'Pose' Star Indya Moore on the Realities of Transgender Travel and How You Can Help LGBTQIA+ Travelers
The model and actor teamed up with Orbitz to help raise money for the International LGBTQ+ Travel Association.
“I've never been personally victimized by transphobia while traveling, but I have been accused of being a bomber because I wore a head wrap in first class,” said Indya Moore, star of FX’s hit show Pose, which focuses on the queer community in New York City’s underground ball scene. Moore, who uses they/them pronouns and was named one of Time’s Most Influential People of 2019, doesn’t know exactly what made the person sitting next to them uncomfortable, but that the best reaction was no reaction. “I live in a world where I don’t have credibility being a Black trans person… People don’t hear trans people telling them they are unsafe.”
And that’s exactly why Moore is using their voice — along with that of Pose co-star Jeremy Pope — to help give back to the most vulnerable members of the LGBTQIA+ community. Teaming up with travel booking site Orbitz, Moore and Pope are reflecting on their own journeys of self-love and the people who helped them get there — and they want you to do the same. Now until Dec. 6, Orbitz will donate $20 (up to $50,000) to the International LGBTQ+ Travel Association (IGLTA) for every “thank you” sent to someone who has helped them along their own journey of acceptance.
For trans travelers, organizations like IGLTA are vital because they provide “free travel resources and information while continuously working to promote equality and safety within LGBTQ+ tourism worldwide.” In a recent phone interview with Travel + Leisure, Moore shared some of the realities that transgender people face while traveling. TSA body scanners, for example, are challenging because they make assumptions about what a body should look like. “It ends up putting people in a predicament when the agents assume who has what body parts just by looking at them. They end up violating trans folks,” said Moore.
Traveling is also a luxury, Moore points out, that’s not necessarily afforded to the most vulnerable groups of people. “I just recently came into a space where I can actually travel and get to know the world,” Moore said. “A lot of trans and queer people don’t get to travel because traveling costs a lot of money… It’s just not very accessible.” Luckily, Moore and organizations like IGLTA — along with others like Kam Burns and Aria Sa’id, who recently shared their own experiences as trans travelers on T+L’s podcast Let’s Go Together — are working to change that.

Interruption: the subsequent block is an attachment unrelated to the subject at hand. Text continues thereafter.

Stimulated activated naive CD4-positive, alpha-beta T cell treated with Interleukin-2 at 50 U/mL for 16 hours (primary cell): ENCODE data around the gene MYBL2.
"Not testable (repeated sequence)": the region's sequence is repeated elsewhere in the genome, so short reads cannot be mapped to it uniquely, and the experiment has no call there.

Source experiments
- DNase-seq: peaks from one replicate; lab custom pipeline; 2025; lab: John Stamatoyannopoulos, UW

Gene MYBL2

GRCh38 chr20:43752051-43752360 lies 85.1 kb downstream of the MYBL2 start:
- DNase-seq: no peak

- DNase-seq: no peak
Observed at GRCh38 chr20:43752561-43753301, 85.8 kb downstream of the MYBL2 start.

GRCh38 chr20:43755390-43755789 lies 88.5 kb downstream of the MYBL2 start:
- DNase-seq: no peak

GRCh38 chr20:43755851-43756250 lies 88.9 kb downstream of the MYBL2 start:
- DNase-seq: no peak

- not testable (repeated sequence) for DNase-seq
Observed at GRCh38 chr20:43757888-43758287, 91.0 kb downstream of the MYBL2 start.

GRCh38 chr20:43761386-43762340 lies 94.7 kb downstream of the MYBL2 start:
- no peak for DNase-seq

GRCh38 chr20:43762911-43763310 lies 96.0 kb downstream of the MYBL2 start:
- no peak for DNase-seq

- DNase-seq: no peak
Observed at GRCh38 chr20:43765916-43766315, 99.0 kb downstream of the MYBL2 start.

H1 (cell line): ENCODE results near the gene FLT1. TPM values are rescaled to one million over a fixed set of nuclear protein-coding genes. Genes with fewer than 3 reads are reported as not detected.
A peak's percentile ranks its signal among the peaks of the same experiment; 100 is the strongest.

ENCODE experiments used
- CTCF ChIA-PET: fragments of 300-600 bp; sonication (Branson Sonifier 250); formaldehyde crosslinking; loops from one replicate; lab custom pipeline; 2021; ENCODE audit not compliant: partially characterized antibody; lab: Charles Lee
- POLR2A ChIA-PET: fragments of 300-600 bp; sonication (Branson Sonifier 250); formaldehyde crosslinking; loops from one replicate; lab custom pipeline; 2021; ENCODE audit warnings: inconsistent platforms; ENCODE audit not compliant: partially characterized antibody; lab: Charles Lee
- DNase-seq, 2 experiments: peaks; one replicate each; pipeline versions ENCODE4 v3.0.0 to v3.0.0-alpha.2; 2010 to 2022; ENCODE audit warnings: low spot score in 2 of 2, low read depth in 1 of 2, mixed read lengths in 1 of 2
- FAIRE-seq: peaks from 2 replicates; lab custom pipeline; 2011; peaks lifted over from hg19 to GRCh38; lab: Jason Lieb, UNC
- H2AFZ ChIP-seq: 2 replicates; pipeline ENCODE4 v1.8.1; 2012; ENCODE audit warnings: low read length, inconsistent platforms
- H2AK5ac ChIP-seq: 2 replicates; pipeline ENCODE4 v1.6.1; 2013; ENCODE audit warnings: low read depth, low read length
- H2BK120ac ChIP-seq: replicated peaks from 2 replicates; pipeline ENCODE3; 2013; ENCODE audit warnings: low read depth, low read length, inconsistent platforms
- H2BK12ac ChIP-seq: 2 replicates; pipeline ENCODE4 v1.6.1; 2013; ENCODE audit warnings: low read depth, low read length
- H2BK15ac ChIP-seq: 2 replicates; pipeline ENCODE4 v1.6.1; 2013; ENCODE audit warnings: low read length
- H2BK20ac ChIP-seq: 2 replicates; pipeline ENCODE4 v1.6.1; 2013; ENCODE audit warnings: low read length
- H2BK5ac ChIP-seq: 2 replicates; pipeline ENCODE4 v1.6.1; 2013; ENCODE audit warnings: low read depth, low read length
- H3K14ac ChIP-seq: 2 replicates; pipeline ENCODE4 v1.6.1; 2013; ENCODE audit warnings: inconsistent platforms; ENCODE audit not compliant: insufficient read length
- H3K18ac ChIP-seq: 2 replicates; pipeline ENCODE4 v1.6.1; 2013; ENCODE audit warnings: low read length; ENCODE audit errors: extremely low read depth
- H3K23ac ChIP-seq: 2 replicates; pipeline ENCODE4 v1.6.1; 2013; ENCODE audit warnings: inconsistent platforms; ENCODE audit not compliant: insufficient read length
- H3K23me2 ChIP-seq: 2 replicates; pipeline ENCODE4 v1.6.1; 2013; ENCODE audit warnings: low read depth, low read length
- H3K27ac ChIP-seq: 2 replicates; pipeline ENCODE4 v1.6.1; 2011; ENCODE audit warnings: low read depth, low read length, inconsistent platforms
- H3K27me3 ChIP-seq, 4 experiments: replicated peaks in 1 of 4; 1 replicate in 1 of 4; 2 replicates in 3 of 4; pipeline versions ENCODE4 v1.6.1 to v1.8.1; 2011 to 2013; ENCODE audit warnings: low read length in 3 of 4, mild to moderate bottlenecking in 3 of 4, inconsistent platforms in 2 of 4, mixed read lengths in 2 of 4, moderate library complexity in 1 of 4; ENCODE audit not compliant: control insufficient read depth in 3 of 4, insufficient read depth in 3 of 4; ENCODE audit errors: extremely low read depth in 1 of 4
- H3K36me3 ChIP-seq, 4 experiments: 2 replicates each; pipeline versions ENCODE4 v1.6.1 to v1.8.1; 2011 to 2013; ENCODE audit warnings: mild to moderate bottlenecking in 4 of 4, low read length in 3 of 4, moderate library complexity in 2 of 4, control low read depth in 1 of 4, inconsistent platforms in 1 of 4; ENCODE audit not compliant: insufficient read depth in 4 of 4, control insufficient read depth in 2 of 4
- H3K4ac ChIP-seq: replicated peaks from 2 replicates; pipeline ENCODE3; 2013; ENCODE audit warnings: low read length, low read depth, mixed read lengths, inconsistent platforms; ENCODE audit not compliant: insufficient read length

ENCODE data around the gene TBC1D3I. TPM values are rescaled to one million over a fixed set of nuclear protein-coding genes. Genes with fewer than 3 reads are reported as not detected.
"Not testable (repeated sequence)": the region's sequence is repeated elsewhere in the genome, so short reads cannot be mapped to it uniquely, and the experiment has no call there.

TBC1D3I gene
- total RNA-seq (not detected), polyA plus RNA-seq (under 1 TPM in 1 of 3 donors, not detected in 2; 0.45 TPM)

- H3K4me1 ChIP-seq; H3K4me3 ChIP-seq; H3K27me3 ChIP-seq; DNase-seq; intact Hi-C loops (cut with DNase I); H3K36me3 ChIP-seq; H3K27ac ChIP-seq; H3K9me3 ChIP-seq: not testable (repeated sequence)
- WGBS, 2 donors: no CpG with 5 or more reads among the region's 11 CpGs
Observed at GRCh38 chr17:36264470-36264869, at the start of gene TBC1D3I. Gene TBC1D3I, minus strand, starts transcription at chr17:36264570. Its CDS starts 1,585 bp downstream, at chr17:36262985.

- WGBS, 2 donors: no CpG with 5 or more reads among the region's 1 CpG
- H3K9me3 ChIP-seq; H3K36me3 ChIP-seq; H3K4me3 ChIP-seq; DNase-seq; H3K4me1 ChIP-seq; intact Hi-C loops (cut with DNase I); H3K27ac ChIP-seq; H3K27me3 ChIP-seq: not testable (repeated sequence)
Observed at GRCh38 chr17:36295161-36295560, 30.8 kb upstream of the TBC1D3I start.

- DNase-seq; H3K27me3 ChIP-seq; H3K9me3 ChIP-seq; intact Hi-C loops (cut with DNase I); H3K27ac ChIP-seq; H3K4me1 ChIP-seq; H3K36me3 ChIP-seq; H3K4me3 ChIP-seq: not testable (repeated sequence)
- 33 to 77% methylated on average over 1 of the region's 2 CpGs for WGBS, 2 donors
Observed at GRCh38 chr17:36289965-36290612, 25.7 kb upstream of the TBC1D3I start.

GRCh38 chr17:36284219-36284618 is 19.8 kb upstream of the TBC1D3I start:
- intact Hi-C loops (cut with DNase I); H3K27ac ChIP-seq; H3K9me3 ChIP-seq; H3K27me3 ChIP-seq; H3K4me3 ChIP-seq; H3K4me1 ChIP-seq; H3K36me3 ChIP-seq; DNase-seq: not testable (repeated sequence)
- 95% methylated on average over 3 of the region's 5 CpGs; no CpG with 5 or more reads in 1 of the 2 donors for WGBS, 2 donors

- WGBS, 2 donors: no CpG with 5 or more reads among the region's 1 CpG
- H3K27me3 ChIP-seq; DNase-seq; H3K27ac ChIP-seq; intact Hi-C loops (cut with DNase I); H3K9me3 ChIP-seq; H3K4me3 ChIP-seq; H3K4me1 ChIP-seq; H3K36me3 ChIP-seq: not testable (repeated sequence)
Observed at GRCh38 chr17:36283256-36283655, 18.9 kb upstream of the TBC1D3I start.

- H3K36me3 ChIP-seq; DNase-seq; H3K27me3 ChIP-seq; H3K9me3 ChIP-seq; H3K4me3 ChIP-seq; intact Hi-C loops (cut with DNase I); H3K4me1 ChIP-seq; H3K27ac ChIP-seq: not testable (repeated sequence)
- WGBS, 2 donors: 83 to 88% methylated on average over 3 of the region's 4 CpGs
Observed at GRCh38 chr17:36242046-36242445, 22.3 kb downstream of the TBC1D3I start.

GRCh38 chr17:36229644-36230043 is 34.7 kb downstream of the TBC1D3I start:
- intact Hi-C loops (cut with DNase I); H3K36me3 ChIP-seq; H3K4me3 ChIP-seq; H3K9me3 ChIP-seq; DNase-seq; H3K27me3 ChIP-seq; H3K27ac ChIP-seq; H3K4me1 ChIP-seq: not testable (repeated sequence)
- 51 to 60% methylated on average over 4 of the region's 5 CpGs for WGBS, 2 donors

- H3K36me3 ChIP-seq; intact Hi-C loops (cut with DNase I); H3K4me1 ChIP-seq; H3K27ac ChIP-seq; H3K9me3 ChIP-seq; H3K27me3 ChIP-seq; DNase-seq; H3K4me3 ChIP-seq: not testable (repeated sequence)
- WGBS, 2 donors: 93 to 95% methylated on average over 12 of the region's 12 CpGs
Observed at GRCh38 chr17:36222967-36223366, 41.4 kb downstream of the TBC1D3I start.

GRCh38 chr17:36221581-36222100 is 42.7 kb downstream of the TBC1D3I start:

As for where to travel, the model and actor has a few recommendations, including Costa Rica, which is “wonderful,” and Thailand, which Moore has heard is pretty welcoming. “I just think that trans people should be able to visit any place we want to go, but we should also be careful,” they said, adding that “just because the country has laws protecting trans people, it does not mean we are necessarily safe there. I want us to travel, have full lives, and have so much fun. I also want us to remember that Black [transgender people] are the most vulnerable group in the world — and that we must always prioritize our safety everywhere we go.”
To Moore, travel isn’t the only luxury discussed during the interview. Self-love — the root of the entire campaign with Orbitz — is also often defined by conventional societal norms. “Self-acceptance [is] just not a thing that a lot of people have to think about because they happen to live in a world that accepts them just for who they are,” Moore told T+L. “The world teaches us to fear anything that isn't the status quo — and I say no, because I cannot define myself by the fear and shame of other people. We deserve the love and acceptance we look for in this world, and giving it to ourselves is a radical act.”
Donate $20 to the IGLTA by writing a thank you to someone who has helped you on your own journey here.
Tanner Saunders is the Associate Digital Editor of Travel + Leisure. Follow his journey on Instagram @Tizanner.
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